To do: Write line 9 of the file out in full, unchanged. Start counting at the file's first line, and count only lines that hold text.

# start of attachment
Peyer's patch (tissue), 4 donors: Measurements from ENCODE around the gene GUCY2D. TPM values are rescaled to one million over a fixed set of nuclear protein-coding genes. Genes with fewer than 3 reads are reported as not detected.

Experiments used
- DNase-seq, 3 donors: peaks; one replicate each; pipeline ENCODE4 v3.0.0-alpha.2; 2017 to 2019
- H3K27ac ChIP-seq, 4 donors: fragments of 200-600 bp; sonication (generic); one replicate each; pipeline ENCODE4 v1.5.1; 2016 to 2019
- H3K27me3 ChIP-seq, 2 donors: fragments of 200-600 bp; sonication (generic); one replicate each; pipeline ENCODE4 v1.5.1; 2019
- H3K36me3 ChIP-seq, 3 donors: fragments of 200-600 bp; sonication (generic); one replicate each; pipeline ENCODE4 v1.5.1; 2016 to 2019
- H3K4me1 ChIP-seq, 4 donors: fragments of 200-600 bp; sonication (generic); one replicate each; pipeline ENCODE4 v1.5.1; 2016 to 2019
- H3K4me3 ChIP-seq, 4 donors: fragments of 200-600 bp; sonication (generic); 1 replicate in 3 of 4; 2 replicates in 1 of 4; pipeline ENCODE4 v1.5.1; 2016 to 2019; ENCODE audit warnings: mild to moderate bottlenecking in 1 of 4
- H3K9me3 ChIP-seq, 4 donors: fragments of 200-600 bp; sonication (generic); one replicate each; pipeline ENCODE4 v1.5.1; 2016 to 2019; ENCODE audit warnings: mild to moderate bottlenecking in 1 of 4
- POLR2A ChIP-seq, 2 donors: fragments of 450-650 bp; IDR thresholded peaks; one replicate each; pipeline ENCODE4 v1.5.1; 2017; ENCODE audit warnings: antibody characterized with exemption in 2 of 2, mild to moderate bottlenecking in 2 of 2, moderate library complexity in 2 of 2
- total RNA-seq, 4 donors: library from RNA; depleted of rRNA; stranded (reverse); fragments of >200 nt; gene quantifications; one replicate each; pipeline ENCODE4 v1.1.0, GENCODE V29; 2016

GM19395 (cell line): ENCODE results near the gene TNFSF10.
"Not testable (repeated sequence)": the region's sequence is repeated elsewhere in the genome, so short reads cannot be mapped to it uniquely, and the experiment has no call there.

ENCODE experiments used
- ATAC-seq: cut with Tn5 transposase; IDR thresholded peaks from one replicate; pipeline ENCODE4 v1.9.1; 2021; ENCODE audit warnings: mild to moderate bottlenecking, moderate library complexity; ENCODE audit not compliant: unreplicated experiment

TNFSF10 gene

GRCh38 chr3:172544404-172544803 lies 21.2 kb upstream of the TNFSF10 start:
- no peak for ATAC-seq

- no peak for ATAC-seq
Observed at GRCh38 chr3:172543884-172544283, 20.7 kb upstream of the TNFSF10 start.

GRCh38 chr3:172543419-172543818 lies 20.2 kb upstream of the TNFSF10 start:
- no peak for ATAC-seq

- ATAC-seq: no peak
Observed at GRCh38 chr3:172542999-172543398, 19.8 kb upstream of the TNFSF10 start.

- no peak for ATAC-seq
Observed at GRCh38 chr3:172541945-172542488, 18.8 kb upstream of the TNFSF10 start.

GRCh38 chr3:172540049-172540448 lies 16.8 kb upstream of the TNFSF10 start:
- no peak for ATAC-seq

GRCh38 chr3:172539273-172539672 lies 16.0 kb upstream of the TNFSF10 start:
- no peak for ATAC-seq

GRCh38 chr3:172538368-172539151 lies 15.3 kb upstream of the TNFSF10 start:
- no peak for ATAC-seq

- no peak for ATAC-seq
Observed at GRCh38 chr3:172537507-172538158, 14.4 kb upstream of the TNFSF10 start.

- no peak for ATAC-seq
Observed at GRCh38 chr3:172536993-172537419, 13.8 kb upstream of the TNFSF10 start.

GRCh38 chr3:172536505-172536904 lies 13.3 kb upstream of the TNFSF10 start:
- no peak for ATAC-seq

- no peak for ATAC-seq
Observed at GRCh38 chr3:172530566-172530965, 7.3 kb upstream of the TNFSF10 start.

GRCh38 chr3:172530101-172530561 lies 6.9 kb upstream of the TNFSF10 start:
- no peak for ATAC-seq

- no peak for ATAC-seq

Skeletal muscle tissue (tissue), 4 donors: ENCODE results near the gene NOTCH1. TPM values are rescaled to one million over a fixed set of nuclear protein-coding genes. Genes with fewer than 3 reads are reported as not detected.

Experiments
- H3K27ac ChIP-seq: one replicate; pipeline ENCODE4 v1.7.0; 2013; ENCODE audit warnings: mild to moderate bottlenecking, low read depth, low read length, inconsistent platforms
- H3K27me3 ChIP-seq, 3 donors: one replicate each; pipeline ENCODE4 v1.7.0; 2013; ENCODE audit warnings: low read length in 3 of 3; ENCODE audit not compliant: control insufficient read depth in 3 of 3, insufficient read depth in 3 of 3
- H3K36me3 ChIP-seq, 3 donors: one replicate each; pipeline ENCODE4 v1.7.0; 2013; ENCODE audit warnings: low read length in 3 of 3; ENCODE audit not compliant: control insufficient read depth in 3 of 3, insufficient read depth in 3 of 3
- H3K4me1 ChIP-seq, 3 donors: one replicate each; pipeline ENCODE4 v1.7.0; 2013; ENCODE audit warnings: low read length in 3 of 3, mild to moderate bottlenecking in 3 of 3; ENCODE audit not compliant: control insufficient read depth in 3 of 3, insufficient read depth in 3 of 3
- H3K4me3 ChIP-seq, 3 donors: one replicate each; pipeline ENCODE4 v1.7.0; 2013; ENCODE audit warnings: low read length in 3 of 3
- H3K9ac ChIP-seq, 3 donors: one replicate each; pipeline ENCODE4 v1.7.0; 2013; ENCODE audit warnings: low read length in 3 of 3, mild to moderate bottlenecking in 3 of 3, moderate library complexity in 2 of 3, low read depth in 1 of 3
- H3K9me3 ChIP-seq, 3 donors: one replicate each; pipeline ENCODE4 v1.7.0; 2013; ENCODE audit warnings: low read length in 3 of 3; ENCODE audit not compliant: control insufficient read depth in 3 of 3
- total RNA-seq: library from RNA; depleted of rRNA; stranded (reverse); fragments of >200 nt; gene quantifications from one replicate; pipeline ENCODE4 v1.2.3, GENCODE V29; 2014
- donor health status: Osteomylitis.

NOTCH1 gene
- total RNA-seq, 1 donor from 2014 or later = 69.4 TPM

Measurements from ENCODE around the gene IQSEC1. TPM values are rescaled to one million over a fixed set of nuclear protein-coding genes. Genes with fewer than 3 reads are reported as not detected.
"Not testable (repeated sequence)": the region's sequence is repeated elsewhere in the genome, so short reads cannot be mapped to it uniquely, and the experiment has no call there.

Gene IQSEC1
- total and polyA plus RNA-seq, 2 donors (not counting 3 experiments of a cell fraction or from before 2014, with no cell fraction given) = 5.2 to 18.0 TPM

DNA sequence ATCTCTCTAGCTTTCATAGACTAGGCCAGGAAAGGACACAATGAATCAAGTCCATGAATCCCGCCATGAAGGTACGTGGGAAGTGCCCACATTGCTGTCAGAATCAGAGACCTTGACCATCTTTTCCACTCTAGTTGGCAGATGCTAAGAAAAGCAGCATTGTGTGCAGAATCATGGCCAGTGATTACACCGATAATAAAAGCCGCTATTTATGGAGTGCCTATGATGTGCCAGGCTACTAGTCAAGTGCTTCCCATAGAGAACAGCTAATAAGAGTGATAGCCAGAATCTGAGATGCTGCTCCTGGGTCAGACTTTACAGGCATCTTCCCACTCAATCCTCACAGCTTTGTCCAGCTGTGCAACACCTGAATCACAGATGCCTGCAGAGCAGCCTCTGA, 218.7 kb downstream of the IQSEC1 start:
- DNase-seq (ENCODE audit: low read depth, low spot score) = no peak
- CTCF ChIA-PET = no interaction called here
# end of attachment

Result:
- H3K9me3 ChIP-seq, 4 donors: fragments of 200-600 bp; sonication (generic); one replicate each; pipeline ENCODE4 v1.5.1; 2016 to 2019; ENCODE audit warnings: mild to moderate bottlenecking in 1 of 4